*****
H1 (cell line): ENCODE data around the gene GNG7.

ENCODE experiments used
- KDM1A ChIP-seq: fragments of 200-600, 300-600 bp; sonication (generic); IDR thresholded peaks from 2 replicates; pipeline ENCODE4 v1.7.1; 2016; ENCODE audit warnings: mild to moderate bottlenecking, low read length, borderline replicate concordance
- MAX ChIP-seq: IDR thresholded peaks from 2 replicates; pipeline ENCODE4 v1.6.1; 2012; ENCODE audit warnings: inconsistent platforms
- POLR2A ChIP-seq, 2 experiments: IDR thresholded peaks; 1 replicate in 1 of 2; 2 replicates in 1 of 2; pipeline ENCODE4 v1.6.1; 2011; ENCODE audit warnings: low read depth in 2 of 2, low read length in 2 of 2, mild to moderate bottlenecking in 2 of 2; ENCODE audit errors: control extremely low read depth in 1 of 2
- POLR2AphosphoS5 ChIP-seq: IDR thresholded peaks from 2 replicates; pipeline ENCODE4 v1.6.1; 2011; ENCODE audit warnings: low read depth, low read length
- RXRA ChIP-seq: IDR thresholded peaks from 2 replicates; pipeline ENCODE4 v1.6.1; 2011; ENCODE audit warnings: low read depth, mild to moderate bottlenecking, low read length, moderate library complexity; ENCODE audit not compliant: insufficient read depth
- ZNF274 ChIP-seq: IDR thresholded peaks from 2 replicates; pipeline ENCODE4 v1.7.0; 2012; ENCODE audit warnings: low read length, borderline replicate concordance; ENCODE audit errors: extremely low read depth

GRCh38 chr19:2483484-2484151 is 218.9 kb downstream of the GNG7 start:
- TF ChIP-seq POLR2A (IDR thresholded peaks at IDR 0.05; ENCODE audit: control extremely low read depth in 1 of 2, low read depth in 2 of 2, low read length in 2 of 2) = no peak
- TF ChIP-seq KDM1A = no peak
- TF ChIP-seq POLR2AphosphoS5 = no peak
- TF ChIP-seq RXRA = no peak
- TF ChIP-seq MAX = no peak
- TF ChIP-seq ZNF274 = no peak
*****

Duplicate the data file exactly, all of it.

H1 (cell line): ENCODE data around the gene GNG7.

ENCODE experiments used
- KDM1A ChIP-seq: fragments of 200-600, 300-600 bp; sonication (generic); IDR thresholded peaks from 2 replicates; pipeline ENCODE4 v1.7.1; 2016; ENCODE audit warnings: mild to moderate bottlenecking, low read length, borderline replicate concordance
- MAX ChIP-seq: IDR thresholded peaks from 2 replicates; pipeline ENCODE4 v1.6.1; 2012; ENCODE audit warnings: inconsistent platforms
- POLR2A ChIP-seq, 2 experiments: IDR thresholded peaks; 1 replicate in 1 of 2; 2 replicates in 1 of 2; pipeline ENCODE4 v1.6.1; 2011; ENCODE audit warnings: low read depth in 2 of 2, low read length in 2 of 2, mild to moderate bottlenecking in 2 of 2; ENCODE audit errors: control extremely low read depth in 1 of 2
- POLR2AphosphoS5 ChIP-seq: IDR thresholded peaks from 2 replicates; pipeline ENCODE4 v1.6.1; 2011; ENCODE audit warnings: low read depth, low read length
- RXRA ChIP-seq: IDR thresholded peaks from 2 replicates; pipeline ENCODE4 v1.6.1; 2011; ENCODE audit warnings: low read depth, mild to moderate bottlenecking, low read length, moderate library complexity; ENCODE audit not compliant: insufficient read depth
- ZNF274 ChIP-seq: IDR thresholded peaks from 2 replicates; pipeline ENCODE4 v1.7.0; 2012; ENCODE audit warnings: low read length, borderline replicate concordance; ENCODE audit errors: extremely low read depth

GRCh38 chr19:2483484-2484151 is 218.9 kb downstream of the GNG7 start:
- TF ChIP-seq POLR2A (IDR thresholded peaks at IDR 0.05; ENCODE audit: control extremely low read depth in 1 of 2, low read depth in 2 of 2, low read length in 2 of 2) = no peak
- TF ChIP-seq KDM1A = no peak
- TF ChIP-seq POLR2AphosphoS5 = no peak
- TF ChIP-seq RXRA = no peak
- TF ChIP-seq MAX = no peak
- TF ChIP-seq ZNF274 = no peak